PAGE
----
Nods toward Religious Authoritarianism in Egypt’s Draft Constitution

Egypt’s Constituent Assembly

Good reporting here from Ragab Saad on EgyptSource.

As is, not only does the current draft constitution challenge the concepts of human rights and freedom, it also allows the state to become a guarantor for society, defies the idea of a modern state and seeks to sow the seeds of a religious state in Egypt.

He then goes piecemeal through the draft to highlight contradictions and vague wordings. Here, on the empowerment of the state to protect ‘cultural authenticity’:

The first part of the draft constitution stipulates the state’s protection of the “cultural and civilizational unity” of Egyptian society, adding that it shall ensure “the authentic character of the Egyptian family, and the protection of its traditions and moral values.” It also indicates that the state has an obligation to “empower authentic Egyptian traditions.” The use of such vague terminology can only be seen in the framework of the state’s efforts to impose a patriarchal understanding of society, one which allows interference in its citizens’ private lives.

On religious rights and diversity:

Ironically, the chapter on rights and freedoms imposes several restrictions. In Article 30, the draft constitution states that all citizens are equal before the law, and will not be discriminated against on the basis of religion and belief, among other things. Yet in Article 37, the draft constitution restricts the right to build houses of worship to the three monotheistic religions – Judaism, Christianity and Islam. Article 37 distinguishes between citizens on the basis of religion, and is an example of how the draft constitution itself contains contradictions.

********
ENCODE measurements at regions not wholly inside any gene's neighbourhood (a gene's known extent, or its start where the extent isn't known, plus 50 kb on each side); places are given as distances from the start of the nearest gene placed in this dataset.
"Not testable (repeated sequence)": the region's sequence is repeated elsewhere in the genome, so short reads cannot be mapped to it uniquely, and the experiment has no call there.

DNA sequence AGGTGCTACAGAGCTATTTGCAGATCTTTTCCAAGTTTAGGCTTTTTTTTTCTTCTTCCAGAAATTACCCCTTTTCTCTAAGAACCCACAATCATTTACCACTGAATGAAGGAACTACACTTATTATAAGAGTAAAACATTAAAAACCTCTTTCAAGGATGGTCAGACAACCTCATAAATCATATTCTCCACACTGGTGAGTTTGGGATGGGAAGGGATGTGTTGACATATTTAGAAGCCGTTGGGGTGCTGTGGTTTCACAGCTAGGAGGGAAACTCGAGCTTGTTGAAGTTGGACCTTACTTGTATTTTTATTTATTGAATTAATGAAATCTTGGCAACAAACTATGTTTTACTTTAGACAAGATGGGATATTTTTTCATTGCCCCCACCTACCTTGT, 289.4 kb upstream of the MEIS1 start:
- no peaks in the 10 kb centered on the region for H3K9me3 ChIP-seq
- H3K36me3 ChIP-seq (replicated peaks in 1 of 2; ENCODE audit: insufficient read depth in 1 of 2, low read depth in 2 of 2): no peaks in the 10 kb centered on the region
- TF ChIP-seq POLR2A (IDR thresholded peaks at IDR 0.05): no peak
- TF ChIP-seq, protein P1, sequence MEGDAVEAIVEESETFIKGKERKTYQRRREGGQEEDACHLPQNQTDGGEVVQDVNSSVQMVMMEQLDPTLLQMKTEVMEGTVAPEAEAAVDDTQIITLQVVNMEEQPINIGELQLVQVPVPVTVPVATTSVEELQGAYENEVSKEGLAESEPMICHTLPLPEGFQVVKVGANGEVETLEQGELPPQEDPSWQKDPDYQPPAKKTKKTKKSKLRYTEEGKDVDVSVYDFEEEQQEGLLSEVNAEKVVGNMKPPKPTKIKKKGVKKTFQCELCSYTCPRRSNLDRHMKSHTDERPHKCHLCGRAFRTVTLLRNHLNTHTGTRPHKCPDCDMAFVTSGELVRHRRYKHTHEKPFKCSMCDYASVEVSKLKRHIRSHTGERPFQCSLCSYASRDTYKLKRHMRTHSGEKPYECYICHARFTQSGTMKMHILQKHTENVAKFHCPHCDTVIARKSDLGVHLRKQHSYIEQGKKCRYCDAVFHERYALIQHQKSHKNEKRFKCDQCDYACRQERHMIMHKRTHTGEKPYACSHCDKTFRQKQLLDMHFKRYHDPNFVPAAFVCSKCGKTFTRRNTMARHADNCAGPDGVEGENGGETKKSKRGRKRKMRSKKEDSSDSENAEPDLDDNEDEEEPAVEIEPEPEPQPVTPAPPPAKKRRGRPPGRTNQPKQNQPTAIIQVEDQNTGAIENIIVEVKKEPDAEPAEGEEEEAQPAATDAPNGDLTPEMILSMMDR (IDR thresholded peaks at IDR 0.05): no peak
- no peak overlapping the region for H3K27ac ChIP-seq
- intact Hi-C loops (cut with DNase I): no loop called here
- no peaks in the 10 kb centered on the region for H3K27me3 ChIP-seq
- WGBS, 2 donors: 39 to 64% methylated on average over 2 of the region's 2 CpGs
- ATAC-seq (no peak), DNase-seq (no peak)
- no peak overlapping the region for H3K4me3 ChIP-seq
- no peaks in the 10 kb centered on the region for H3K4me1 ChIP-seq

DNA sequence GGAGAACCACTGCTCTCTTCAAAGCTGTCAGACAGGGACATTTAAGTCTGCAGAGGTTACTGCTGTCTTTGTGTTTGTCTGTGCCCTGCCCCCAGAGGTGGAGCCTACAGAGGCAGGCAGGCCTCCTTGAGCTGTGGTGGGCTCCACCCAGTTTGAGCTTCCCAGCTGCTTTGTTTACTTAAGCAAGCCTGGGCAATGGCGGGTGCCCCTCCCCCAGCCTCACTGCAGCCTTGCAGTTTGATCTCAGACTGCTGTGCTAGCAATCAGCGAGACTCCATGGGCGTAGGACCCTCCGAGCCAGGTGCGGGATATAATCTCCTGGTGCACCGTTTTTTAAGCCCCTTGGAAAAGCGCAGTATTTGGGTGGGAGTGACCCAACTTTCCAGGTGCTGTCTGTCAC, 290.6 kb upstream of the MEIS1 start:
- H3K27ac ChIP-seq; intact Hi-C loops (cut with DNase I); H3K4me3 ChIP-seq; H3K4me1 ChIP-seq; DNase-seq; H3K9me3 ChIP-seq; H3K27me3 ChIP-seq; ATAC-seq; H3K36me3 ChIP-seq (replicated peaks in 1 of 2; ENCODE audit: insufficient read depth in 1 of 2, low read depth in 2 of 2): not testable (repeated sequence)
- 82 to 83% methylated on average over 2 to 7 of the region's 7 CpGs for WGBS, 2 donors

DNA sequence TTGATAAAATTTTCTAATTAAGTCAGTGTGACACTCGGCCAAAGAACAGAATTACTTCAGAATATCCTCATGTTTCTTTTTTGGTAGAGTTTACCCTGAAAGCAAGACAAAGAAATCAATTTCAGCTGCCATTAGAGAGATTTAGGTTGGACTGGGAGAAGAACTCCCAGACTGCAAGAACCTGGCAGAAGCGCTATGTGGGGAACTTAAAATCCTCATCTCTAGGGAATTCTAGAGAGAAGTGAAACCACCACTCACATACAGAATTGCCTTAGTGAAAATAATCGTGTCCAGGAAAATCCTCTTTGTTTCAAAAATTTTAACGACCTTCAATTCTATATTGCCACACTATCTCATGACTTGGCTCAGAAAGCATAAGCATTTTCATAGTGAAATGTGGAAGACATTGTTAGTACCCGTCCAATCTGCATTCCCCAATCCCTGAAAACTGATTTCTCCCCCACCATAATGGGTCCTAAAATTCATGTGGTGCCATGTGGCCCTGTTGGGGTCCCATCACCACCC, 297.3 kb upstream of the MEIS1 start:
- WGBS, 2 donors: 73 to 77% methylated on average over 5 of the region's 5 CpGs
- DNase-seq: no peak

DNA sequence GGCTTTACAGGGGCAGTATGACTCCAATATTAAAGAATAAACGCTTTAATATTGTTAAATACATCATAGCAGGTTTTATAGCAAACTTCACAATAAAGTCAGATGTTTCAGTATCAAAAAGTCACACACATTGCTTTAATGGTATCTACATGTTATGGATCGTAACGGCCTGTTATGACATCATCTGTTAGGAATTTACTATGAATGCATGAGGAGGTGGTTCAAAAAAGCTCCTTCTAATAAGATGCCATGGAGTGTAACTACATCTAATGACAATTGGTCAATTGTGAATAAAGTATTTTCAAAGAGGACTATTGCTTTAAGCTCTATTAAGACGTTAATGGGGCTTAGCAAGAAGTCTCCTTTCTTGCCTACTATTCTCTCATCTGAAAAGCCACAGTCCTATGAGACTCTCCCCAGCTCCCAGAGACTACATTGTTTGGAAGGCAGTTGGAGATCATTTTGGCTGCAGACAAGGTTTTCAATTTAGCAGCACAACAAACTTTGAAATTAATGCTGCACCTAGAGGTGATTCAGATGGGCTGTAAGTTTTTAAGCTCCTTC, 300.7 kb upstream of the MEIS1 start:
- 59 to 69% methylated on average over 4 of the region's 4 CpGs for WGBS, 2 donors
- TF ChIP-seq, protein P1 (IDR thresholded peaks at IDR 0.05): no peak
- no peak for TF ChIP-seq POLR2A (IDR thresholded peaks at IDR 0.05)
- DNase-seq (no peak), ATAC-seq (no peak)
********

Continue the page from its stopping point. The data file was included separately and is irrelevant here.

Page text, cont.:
On women’s rights:

In regards to women’s rights, Article 68 (previously Article 36) ensures the equality of men and women without prejudice, as long as it is not in conflict with the “provisions   أحكام   of Islamic law.” This is another example of the draft constitution’s inconsistency, since Article 2 states that the “principles   مبادئ   of Islamic law” are the main source of legislation. This inconsistency reveals an inherent desire to move further away from the idea of gender equality, and chips away at gains made in Egypt in regards to women’s rights.

From his central conclusion:

If this constitution passes, it will be the first Egyptian Constitution that adopts a specific religious doctrine for the state. It also means that ancient texts on Islamic jurisprudence, and others that may not even exist anymore, will become sources of Egyptian legislation from which a parliamentary majority may select what it wants from its provisions, instituting authoritarianism in the name of religion.

A legal challenge to the assembly writing the constitution has now shifted from the Administrative Court to the Supreme Constitutional Court. If struck down, President Morsy has granted himself the authority to institute a new body, and the process will start over.

But the shift will take a minimum of 45 days, perhaps granting the assembly enough time to finalize the draft and present it to the public. Even the public referendum might be hurriedly tackled.

What happens, however, if the court strikes the constitution down at this stage? More political chaos could be on the horizon for Egypt.

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